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As the most reliable and balanced news aggregation service on the internet, DML News offers the following information published by DailyMail:

South Africa has withdrawn its white farmland redistribution bill – six days after Donald Trump warned he was closely studying the situation.

The ruling African National Congress (ANC) said the bill passed by parliament in 2016 enabling the state to make compulsory purchases of land to redress racial disparities in land ownership needed further consideration.

The article goes on to state the following:

It comes after Trump criticised the country’s land reform plans in a tweet that touched on the overwhelmingly white ownership of farmland in South Africa – one of the most sensitive issues in the country’s post-apartheid history.

‘I have asked Secretary of State… (Mike) Pompeo to closely study the South Africa land and farm seizures and expropriations and the large scale killing of farmers,’ tweeted Trump to his 54 million followers.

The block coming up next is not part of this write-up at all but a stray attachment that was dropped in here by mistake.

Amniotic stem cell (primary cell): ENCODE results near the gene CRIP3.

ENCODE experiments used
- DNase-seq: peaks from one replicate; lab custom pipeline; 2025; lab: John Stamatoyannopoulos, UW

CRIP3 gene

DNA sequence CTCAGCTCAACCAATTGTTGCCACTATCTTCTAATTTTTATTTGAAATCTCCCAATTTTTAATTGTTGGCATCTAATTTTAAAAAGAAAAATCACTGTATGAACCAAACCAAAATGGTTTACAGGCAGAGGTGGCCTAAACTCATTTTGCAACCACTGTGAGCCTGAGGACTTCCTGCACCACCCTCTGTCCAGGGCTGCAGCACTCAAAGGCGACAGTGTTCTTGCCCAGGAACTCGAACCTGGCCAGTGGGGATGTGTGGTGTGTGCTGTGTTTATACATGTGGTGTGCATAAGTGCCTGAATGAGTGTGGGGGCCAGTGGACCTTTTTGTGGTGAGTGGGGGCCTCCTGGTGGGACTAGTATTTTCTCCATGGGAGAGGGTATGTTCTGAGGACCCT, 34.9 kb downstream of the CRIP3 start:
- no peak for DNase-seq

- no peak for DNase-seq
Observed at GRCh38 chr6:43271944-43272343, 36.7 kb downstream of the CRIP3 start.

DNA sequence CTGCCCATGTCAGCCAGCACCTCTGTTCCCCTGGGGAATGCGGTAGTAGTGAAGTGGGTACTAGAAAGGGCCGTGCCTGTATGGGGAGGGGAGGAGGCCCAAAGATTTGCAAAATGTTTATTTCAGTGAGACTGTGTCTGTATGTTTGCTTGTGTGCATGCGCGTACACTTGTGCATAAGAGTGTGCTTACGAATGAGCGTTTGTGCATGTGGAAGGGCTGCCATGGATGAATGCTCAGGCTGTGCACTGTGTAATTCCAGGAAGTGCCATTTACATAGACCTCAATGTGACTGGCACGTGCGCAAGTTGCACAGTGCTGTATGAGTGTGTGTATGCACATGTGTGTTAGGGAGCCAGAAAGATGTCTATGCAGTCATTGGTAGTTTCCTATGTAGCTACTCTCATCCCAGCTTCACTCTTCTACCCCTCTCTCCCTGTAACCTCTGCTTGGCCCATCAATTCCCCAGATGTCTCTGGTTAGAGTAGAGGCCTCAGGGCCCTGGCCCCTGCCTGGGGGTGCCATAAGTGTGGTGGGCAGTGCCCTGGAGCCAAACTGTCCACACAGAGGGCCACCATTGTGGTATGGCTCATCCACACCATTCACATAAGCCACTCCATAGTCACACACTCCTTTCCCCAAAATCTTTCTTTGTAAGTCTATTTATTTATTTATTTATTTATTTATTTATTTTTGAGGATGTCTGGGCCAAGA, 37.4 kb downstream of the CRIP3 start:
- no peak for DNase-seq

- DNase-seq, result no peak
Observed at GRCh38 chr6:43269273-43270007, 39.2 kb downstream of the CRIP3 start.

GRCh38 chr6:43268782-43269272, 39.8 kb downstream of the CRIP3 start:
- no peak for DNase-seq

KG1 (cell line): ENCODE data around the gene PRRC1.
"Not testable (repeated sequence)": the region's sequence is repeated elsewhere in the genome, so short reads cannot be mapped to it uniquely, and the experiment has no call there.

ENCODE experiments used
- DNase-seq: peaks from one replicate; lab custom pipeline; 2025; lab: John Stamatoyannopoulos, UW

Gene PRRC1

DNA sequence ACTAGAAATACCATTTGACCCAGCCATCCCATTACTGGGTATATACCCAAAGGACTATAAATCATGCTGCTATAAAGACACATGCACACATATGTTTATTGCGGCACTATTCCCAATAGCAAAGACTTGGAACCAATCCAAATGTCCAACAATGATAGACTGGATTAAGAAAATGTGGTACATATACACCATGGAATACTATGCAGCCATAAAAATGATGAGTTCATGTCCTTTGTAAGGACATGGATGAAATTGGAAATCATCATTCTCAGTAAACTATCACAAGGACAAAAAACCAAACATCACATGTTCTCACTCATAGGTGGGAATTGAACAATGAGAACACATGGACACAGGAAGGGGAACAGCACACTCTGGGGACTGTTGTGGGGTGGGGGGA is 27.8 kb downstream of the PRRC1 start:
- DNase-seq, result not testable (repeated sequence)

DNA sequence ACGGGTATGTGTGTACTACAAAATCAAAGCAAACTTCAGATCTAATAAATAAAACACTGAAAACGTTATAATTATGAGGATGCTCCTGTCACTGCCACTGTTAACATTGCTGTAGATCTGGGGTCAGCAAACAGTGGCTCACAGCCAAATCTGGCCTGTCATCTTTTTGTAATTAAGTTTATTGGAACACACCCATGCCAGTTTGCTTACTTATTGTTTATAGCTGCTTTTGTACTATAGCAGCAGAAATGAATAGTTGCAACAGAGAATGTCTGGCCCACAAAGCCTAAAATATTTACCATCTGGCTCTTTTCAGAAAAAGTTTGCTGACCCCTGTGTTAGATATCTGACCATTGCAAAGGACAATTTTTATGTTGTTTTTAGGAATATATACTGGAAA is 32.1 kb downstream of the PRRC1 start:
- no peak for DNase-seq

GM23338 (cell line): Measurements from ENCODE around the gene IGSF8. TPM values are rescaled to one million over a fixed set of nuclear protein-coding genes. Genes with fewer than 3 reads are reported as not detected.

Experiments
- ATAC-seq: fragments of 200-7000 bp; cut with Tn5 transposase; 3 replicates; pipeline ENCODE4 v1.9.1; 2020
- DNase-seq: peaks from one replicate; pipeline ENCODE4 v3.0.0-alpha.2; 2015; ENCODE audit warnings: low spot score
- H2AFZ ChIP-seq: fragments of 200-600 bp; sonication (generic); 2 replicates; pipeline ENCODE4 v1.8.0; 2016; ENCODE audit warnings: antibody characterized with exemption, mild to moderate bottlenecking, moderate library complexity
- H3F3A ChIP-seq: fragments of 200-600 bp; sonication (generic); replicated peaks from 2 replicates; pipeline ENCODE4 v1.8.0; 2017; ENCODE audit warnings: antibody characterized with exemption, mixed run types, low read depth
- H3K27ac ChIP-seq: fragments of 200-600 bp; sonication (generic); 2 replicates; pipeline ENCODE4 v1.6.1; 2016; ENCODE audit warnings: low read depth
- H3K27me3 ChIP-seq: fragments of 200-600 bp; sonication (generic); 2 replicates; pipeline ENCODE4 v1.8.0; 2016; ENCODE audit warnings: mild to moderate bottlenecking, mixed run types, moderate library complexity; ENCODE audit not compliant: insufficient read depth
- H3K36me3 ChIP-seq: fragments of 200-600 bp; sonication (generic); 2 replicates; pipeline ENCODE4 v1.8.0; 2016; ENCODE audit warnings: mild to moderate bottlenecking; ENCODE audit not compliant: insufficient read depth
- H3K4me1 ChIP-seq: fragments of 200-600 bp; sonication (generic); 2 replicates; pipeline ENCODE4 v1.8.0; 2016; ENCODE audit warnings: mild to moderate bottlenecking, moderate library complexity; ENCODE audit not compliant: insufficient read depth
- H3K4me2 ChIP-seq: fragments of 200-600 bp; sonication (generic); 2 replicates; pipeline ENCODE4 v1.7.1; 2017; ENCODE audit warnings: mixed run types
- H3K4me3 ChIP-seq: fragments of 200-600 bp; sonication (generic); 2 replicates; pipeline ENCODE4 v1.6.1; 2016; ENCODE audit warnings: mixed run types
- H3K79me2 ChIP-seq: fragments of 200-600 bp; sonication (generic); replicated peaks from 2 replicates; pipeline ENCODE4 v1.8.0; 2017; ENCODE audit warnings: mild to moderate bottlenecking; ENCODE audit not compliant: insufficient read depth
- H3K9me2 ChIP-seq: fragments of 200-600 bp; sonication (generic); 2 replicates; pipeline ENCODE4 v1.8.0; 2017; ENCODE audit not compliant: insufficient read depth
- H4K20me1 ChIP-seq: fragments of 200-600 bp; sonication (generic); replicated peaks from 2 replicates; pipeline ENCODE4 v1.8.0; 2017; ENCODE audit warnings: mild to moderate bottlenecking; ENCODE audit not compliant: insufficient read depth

The Daily Mail also reported:

Trump’s tweet was quickly lambasted by many in South Africa, with one top ruling party official, Zizi Kodwa, telling the Associated Press that Trump has never experienced apartheid and doesn’t know its legacy of stark inequality.

Later on Thursday, State Department spokeswoman Heather Nauert said the administration’s position was that land expropriation without compensation ‘would risk sending South Africa down the wrong path.’

Nauert toned down Trump’s language suggesting that massive land seizures were underway and did not repeat the president’s suggestion that large numbers of white South African farmers had been killed.

Trump’s tweet did find support among some South Africans, while some farmers spoke out about their security concerns.

‘We try very hard not to go and live in a walled security area somewhere, but it costs a lot of money in the first place to have the necessary security,’ said Leon Sholtz, a farmer in Broederstroom in North West province.

‘It is fact that we have lost four of our neighbors in the last 10 to 12 years due to farm murders. … I think it is something that the government should look into and try and stop as soon as possible.’

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